You may have heard that in order to keep your Mac running in tip top shape, you need to perform regular maintenance routines on it to clear out caches and other temporary items. These can be useful at times, especially if your system is showing problems with specific applications or services; however, clearing caches, log files, and other so-called “maintenance” routines regularly will often have no effect on the system and may sometimes be entirely unnecessary steps to take.
For the most part, caches on your Mac are used to enhance performance, and regularly stripping them out will at least temporarily degrade performance. In the face of problems that do not resolve themselves, clearing caches may help; however, to do so on a regular schedule will offer no real benefit. If your Mac is regularly slowing down and requiring such maintenance regularly, then you might be better off looking into the specific application or configuration that might be contributing to the problem, instead of simply always resorting to deleting caches and running maintenance scripts.
That being said, there are two maintenance routines that should be run regularly on your Mac, or any computer for that matter. These are Apple’s hardware tests, and a filesystem checking and repairing routine.
The hardware components of your Mac should be fairly robust; however, sometimes faults may develop over time, especially if you have subjected your Mac to harsh conditions or opened and tampered with it. In these instances, while your Mac may continue to function, there may be faults that could lead to hardware or software instability.
To help ensure system components are functioning normally, Apple and component manufacturers embed a number of voltage, current, and temperature sensors for many parts of the system, which can be tested using Apple’s hardware test suite. This suite can be easily launched by restarting your Mac with the D key held down when you hear the boot chimes (or hold the Option-D keys to load the tests from the internet), and then following any on-screen instructions to run the test.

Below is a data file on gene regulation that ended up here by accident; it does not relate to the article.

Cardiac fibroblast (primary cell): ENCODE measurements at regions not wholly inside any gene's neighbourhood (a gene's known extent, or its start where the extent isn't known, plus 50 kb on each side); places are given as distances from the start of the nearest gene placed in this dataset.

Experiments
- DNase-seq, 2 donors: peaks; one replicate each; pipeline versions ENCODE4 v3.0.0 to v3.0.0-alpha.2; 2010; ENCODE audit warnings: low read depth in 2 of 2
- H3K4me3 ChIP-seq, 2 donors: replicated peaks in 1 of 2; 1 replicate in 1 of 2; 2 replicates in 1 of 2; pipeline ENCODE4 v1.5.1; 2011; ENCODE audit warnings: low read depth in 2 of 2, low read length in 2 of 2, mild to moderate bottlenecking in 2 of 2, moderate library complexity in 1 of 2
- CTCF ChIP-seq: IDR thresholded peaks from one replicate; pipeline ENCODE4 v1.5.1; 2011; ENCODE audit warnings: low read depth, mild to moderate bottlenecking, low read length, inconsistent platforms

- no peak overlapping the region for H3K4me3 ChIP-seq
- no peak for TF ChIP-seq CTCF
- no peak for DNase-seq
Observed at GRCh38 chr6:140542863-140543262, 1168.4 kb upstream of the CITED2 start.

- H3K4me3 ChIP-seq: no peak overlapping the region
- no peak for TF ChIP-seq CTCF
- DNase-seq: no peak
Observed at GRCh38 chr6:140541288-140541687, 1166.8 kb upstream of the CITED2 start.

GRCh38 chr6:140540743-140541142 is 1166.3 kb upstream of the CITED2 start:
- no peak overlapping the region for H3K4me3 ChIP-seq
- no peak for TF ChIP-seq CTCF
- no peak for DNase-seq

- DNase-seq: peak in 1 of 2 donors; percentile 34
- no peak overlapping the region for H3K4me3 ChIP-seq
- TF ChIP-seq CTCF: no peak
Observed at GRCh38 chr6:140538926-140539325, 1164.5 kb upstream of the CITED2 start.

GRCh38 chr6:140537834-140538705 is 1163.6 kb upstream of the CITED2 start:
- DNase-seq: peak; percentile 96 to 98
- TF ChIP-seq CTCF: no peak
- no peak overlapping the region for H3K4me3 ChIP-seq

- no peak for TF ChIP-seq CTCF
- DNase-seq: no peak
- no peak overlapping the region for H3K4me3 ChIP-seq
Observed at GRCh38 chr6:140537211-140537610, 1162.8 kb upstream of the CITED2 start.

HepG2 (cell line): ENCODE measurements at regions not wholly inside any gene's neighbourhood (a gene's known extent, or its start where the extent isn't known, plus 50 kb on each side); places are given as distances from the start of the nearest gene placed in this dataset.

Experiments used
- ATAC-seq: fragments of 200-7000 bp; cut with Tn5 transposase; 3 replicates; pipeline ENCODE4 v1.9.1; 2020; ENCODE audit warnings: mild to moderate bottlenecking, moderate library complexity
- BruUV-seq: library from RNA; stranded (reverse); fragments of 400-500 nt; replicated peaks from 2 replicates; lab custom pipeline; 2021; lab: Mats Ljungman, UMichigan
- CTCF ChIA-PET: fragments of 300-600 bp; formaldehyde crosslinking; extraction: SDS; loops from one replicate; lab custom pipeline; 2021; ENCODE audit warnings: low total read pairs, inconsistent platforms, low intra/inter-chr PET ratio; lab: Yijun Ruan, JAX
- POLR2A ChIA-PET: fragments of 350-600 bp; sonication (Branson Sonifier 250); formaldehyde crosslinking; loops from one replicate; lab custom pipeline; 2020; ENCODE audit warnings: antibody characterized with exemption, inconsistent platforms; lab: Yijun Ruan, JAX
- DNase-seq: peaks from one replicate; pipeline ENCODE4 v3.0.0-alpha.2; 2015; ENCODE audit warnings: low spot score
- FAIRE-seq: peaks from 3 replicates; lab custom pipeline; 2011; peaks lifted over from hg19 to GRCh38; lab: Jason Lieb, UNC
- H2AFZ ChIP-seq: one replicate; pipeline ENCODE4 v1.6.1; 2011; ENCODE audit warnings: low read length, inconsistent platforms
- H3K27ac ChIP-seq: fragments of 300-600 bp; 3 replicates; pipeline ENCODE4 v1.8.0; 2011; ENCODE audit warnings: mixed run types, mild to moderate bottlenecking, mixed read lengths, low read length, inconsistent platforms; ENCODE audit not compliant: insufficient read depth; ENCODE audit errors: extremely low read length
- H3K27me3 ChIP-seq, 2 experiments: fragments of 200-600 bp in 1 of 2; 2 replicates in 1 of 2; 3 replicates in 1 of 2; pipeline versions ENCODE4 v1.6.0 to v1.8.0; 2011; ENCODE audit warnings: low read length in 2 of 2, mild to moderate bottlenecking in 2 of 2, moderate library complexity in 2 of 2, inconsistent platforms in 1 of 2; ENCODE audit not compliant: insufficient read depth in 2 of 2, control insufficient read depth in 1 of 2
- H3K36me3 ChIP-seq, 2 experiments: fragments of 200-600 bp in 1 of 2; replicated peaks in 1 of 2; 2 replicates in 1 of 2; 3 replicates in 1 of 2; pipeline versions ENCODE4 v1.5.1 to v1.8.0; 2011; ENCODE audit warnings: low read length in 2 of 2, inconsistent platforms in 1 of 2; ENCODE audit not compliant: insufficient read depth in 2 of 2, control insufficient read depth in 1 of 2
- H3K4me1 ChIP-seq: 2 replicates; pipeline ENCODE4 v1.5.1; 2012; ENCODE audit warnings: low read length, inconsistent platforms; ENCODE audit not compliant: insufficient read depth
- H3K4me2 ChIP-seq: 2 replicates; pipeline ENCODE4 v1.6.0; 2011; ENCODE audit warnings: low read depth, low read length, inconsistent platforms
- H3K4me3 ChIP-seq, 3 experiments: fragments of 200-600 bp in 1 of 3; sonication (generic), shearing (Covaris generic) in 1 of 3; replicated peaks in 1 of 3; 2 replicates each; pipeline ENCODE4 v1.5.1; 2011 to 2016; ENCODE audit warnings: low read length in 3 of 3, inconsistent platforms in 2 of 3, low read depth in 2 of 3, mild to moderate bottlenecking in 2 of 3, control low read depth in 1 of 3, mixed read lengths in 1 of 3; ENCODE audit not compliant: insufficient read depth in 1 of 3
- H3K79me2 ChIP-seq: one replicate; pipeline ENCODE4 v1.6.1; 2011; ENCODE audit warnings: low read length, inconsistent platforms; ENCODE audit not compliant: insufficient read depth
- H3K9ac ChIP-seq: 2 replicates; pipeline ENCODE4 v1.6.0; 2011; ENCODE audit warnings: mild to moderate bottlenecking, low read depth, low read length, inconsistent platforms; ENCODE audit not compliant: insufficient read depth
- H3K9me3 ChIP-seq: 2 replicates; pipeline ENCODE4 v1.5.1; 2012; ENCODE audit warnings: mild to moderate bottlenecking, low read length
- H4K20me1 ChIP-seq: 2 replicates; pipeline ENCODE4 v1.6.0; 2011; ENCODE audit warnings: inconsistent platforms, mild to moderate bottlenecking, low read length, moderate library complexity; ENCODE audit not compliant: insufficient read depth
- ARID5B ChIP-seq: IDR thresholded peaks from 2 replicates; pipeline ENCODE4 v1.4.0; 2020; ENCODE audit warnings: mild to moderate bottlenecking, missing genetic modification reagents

These tests will ensure components and sensors are all working, so if they complete without any errors then you should be good to go (you can look up how to run and interpret these tests here). Otherwise, you should look into having your system checked and possibly repaired at an Apple store or an Apple authorized repair center.
I recommend you run a hardware test on your system every few months.
Hard drive checks
The second component that requires regular checks is your hard drive’s formatting. While the HFS+ (Mac OS Extended) filesystem is fairly robust, even with simple regular use it can incur formatting errors that may result in a slow system. At other times, a hard crash, loss in power, forced-eject of a drive, or manual restart of your system at an improper time may result in damage an attached drive’s formatting.
In addition to the formatting, other aspects of the drive may also get damaged over time. For mechanical drives, bad blocks may begin to appear, or the drive’s controllers and firmware may otherwise stop working properly, resulting in slow performance, crashes, and other issues.
To check for these, at the very least I recommend you run a filesystem formatting verification every month or so using Disk Utility, and then repairing any errors you find when using this routine. In addition, for mechanical drives you can use a third-party drive utility that supports surface integrity scans, to check for bad blocks. Keep in mind that locating and repairing bad blocks can take hours to complete, but this should be a consideration.
While I have outlined these maintenance routines as “required,” I do not intend that others are not useful. Routines for deleting caches and log files, and fixing permissions on your Mac have their places for addressing some problems, but as part of a regular routine to run in the face of no apparent faults or slow-downs, they will likely be unnecessary. On the other hand, ensuring hard drive and hardware health will only give you a regular green light on the state of your Mac.